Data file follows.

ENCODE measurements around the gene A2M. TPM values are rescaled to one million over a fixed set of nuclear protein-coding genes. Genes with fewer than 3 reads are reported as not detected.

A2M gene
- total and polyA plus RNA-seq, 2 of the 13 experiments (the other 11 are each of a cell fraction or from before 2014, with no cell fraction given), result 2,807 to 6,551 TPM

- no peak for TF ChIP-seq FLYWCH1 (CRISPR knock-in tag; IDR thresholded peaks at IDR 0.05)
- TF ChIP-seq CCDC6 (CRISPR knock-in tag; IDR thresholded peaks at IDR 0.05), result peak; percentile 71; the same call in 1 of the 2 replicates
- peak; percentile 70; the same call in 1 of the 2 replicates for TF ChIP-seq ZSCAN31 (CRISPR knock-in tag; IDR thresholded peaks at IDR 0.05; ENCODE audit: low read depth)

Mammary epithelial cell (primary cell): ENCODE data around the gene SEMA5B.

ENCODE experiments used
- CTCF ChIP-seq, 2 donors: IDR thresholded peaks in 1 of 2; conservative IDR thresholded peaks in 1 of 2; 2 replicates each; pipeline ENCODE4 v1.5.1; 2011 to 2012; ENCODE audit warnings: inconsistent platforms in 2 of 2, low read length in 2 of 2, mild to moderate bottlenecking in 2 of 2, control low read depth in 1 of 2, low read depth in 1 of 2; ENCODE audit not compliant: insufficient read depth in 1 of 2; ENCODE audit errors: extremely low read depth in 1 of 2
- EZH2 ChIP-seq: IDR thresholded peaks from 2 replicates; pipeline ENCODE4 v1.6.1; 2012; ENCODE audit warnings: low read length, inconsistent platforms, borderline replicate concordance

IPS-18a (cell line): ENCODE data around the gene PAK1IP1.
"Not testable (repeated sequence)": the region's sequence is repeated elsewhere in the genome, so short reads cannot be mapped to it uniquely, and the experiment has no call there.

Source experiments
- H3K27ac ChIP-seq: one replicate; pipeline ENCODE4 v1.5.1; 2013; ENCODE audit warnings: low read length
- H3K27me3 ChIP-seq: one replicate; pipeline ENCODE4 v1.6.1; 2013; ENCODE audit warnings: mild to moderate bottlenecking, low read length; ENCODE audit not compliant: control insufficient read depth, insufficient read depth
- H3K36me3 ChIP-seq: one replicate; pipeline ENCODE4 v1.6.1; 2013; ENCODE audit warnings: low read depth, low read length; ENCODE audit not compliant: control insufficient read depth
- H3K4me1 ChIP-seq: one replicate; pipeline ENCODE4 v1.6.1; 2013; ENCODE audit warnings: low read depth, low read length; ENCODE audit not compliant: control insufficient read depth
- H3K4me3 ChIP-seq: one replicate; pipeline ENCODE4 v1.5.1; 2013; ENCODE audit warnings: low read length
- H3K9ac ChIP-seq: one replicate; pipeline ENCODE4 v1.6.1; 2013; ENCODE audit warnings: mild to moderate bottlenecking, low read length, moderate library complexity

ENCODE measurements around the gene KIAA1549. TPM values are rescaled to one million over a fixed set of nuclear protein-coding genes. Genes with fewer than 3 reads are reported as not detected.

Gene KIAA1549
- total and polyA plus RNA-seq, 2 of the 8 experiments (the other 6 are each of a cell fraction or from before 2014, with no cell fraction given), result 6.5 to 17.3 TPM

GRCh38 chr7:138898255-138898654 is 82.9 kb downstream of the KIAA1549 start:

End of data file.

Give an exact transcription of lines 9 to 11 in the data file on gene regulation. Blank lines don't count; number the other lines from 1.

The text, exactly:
- CTCF ChIP-seq, 2 donors: IDR thresholded peaks in 1 of 2; conservative IDR thresholded peaks in 1 of 2; 2 replicates each; pipeline ENCODE4 v1.5.1; 2011 to 2012; ENCODE audit warnings: inconsistent platforms in 2 of 2, low read length in 2 of 2, mild to moderate bottlenecking in 2 of 2, control low read depth in 1 of 2, low read depth in 1 of 2; ENCODE audit not compliant: insufficient read depth in 1 of 2; ENCODE audit errors: extremely low read depth in 1 of 2
- EZH2 ChIP-seq: IDR thresholded peaks from 2 replicates; pipeline ENCODE4 v1.6.1; 2012; ENCODE audit warnings: low read length, inconsistent platforms, borderline replicate concordance

IPS-18a (cell line): ENCODE data around the gene PAK1IP1.